Q&A: School of Health Sciences faculty discusses his work in substance abuse education
School of Health Sciences faculty member Marty Malcolm has dedicated his life to substance abuse education.
Malcolm graduated from Central Michigan University with a major in community health with a minor in substance abuse, and currently serves as an adviser for the substance abuse disorder minor. He worked as a therapist for 12 years, and has been at CMU for 15 years
Central Michigan Life sat down with Malcolm to discuss why he chose a minor in substance abuse, and why he thinks its applicable in any line of study.
CM Life: What courses do you teach and what are your passions?
Malcolm: I teach the "Responding to Emergencies" course here on campus, where we teach First-Aid, CPR, things like that. That’s actually my second passion, my first passion is substance abuse.
I believe whole heartedly that the Substance Abuse Disorder minor is one of the best minors to have because it affects everybody. I always say it’s not too far from people’s roots, and it’s a great minor that can be used in combination with many majors across this campus.
Where were you a counselor?
I did residential drug treatment centers and I was a clinical supervisor in Bay City. I also opened up two outpatient substance abuse clinics in Skidway Lake and Rose City, which are really rural areas. (I worked for) Ausable Valley Mental Health, where I was the clinical supervisor, the director and opened satellite locations. For eight years, I was with the Saginaw Chippewa Indian Tribe as the use specialist and clinical supervisor.
What inspired you to open those centers?
To be able to give back to the rural communities. It’s amazing to me to see how much the rural communities really and truly go without. I think there are not many choices for people in those rural communities, other than they feel they have to drink or do drugs in order to deal with that.
Where I come from, it’s almost like there is a bar on every corner. Getting people back their lives and having them learn to gain control once again. That they are in control of their own destiny and drugs and alcohol doesn’t have to be that destiny.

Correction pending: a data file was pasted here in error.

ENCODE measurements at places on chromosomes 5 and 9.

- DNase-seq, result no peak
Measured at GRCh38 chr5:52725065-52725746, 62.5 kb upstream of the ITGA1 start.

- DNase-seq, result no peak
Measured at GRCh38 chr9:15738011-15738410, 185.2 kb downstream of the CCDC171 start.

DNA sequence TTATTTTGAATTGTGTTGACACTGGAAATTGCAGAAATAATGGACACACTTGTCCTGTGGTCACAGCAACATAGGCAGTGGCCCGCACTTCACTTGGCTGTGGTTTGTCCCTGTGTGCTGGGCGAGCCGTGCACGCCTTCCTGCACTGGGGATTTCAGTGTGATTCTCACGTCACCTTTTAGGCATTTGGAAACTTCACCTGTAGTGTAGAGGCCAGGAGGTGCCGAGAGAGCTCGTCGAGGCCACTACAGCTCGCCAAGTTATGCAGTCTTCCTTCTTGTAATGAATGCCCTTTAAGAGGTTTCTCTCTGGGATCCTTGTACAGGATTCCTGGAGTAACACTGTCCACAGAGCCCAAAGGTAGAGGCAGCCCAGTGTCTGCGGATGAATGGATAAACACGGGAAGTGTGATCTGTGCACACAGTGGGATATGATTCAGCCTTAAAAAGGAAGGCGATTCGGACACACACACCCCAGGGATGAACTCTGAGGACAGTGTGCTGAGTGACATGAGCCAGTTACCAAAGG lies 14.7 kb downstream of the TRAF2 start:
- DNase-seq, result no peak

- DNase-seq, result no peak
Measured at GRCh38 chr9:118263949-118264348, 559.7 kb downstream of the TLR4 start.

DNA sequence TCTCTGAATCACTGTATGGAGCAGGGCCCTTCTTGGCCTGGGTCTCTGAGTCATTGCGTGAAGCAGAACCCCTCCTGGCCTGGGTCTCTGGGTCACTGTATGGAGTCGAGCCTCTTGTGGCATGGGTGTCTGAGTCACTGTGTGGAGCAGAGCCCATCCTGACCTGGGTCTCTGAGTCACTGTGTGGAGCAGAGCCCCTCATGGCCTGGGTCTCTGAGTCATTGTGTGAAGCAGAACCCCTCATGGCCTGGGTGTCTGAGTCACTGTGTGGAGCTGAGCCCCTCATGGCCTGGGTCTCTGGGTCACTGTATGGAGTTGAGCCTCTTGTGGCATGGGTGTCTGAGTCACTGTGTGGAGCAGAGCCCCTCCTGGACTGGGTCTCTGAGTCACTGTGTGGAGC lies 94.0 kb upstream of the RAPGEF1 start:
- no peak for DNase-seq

What inspired you to minor in substance abuse?
What inspired me back then was that I saw family members, I saw friends and family, that were struggling with (substance abuse). I also knew that it was going to be a huge problem. I had early-on instruction from some of my professors that it was going to be a hot topic and sure enough, we are looking 20-some years later and it is a hot topic. It has always continued to be a hot topic, whether it be the opioid crisis, binge drinking and alcohol, the passing of the new marijuana law, I mean it’s definitely a hot topic.
Why do you encourage students to minor in substance abuse?
For people who are thinking about becoming a physical therapist or a physician’s assistant or an occupational therapist, they are going to be seeing people that have addiction issues. Then there is the counseling aspect of it, where we get into counseling, the psychology majors, and the social work majors, they see that every day.
I see it in prevention or intervention – getting out to the early adolescence, getting out to people around the community about what’s happening with drugs and alcohol.
Usually substance abuse is not too far away from our family tree – in the roots that we come from and that’s why I am so passionate about it and see it going with every major here. A business major, an entrepreneurship major, I always see it going with those because they are going to be in charge of people, in charge of businesses and they are going to be hiring people that have substance abuse issues. It’s just a great all-around minor to have.